English Toffee

Toffee topped with chocolate or chocolate and almonds

 

 

 

 

 

 

 

 

English Toffee
Author: 
Recipe type: Candy, Snacks, Gifts, Vegetarian
Prep time: 
Cook time: 
Total time: 
Yield: 2+ pounds
 
This recipe makes a crunchy, nutty, chocolate-covered toffee that is perfect for holiday gifts and parties. You will probably have to make more than one batch as it is pretty irresistible. Candy gets very hot when it is cooking, so this is not a good recipe to make with children. Store the candy in an airtight container or it will tend to get sticky. If you use salted butter, omit the salt in the recipe. This is the kind of recipe where having the right tools can make a big difference in how easily the job is accomplished, but you can make this uncomplicated candy even if you have none of these tools. A candy thermometer, offset spatula, non-stick silicone spatula and non-stick silicone pan liner make this so simple any cook can be successful with little effort. I prefer to prepare the candy with small nut pieces/nut dust on top of the chocolate layer, as it is neater to break and eat. You can put chocolate on both sides of the candy by leaving about 1/3 of the chocolate aside and melting it for application once the first side has set, but I find that unnecessary.
Ingredients
  • 1 1/2 cups whole almonds
  • 8 ounces unsalted butter (2 sticks)
  • 1 cup granulated sugar
  • 2 tablespoons water
  • 1/2 tsp salt
  • 1 teaspoon vanilla
  • 8 ounces bittersweet or semi-sweet chocolate (bar broken into small pieces or 1 1/3 cups chocolate chips)
Instructions
  1. Toast the almonds on a baking sheet at 325 degrees for about 10 minutes or until they are slightly darker throughout. Do not over-toast or the nuts will taste bitter. Using a silicone pan liner such as Silpat reduces the chances of burning the bottoms of the nuts and allows you to toast the nuts without any stirring. Let the nuts cool. Using a rocking motion, chop them into small pieces with a chef’s knife, holding the point of the knife against the cutting board and lifting the handle slightly and rotating the knife to a new position for the next cut. Set aside about 1/4 cup of the smaller pieces and 'dust' to use for topping the candy.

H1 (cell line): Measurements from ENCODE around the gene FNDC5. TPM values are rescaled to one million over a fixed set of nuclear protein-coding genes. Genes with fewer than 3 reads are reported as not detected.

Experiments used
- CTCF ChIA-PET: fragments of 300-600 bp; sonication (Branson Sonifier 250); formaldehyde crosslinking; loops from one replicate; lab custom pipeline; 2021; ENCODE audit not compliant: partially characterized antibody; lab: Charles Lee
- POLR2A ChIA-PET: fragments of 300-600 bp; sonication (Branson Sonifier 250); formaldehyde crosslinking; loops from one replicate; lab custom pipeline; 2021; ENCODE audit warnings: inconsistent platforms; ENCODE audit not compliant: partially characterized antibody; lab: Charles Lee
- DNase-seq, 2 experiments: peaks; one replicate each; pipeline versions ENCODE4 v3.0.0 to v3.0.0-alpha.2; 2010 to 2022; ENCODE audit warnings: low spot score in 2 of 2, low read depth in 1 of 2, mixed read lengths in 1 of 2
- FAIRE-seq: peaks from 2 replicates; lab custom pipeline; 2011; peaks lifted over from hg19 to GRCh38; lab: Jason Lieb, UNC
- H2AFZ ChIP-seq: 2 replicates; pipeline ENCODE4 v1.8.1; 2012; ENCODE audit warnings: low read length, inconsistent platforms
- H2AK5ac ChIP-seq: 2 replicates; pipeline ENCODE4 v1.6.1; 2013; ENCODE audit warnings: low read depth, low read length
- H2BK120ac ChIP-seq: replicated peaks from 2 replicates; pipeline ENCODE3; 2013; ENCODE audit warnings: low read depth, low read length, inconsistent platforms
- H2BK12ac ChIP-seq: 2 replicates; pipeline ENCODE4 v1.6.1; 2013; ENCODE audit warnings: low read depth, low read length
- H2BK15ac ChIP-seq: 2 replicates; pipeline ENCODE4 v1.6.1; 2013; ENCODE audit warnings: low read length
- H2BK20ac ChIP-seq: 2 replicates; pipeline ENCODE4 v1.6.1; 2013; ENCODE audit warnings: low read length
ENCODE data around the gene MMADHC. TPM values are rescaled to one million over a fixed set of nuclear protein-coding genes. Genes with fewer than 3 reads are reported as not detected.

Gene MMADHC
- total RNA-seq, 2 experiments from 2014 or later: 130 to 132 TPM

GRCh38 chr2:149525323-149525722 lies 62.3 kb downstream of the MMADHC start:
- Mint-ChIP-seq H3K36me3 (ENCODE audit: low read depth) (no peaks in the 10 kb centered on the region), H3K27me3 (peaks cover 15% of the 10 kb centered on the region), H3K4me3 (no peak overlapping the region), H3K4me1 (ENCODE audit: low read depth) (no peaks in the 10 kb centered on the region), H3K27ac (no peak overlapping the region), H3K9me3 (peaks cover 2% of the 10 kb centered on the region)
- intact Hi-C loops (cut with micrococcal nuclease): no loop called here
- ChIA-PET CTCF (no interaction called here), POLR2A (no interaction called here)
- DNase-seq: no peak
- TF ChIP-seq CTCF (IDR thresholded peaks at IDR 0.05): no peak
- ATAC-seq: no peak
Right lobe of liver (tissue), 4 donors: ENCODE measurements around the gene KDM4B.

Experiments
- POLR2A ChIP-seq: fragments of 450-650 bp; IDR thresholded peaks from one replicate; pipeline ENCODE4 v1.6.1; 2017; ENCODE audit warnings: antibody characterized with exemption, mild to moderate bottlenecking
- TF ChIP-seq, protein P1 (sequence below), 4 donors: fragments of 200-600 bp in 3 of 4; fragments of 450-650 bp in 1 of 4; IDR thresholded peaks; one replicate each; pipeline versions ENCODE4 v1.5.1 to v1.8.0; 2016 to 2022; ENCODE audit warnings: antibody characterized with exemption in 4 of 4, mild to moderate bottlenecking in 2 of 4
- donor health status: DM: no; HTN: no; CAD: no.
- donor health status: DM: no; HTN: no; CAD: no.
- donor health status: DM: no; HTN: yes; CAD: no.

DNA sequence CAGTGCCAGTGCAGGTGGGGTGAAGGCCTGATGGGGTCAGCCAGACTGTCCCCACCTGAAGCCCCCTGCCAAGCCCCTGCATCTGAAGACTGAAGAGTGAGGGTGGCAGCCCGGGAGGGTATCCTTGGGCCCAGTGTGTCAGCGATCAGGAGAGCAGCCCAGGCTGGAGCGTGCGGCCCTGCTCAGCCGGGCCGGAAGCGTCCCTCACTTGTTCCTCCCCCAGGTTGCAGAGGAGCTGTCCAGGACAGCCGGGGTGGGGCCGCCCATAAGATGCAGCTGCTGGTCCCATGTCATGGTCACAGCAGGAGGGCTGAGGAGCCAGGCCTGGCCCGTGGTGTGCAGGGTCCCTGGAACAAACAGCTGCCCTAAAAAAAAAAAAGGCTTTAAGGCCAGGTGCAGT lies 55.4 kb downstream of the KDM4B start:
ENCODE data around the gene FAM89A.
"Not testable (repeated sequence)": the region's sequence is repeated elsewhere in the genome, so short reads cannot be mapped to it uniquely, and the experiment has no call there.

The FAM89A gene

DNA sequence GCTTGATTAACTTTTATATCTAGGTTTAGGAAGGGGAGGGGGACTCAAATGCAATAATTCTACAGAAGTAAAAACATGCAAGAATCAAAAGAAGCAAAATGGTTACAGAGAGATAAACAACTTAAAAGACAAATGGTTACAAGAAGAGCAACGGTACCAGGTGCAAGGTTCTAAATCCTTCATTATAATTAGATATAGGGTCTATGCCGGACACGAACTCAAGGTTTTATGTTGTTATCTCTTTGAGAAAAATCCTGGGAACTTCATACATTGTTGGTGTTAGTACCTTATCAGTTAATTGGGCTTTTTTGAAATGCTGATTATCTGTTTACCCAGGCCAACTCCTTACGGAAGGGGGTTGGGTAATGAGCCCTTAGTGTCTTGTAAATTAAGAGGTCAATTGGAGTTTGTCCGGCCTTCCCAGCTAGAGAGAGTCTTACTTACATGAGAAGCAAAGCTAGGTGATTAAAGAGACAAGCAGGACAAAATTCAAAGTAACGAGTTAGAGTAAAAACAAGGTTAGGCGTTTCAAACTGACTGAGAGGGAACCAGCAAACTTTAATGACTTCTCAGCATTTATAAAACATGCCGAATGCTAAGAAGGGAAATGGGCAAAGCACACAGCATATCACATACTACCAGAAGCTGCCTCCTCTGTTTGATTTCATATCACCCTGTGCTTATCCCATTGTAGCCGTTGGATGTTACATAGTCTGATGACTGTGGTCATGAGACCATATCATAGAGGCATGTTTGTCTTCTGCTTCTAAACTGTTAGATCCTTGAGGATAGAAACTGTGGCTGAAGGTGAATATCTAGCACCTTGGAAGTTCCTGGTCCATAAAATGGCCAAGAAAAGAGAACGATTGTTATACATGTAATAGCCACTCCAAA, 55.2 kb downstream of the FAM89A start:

2. Line the baking sheet with aluminum foil or use a silicone pan liner such as Silpat.
  3. Place the butter, sugar, salt and water in a heavy pan on medium heat. The mixture will foam up as it cooks, so the pan should be at least twice as deep as the ingredients. Place a candy thermometer in the mixture. Cook, swirling the mixture occasionally until the foaming subsides. At this point, the candy will cook rapidly. Continue to cook, stirring constantly with a heat-resistant spatula or wooden spoon until the candy reaches the hard-crack stage at 300 degrees (see Note). The candy will be a golden brown caramel color. Remove the pan from the heat immediately. The temperature will continue to rise. Working quickly, stir in the vanilla and the larger quantity of nuts. Pour onto the prepared baking sheet and spread and smooth the surface with your spatula or spoon to about 1/4 inch. Distribute the chocolate pieces over the candy and allow them to melt for two minutes. Spread the chocolate over the surface. An offset spatula will help spread it evenly. Sprinkle the almond dust/nuts that you put aside onto the chocolate, pressing them in lightly to help them adhere. Cool the candy until the chocolate is set, break it into pieces and store in an airtight container with waxed or parchment paper between the layers. You can also put the candy in the refrigerator for 30 minutes to set the chocolate.
  4. Note: If you are not using a candy thermometer, you can test for the hard crack stage by dropping a little of the molten syrup into very cold water that you have standing by next to the stove. At hard crack it will form brittle threads that break when bent. Be careful not to touch thick pieces of candy in the water as they are likely to be hot. You cannot leave the candy on the heat while you are testing or it will burn the sugar and cause the caramel to be bitter.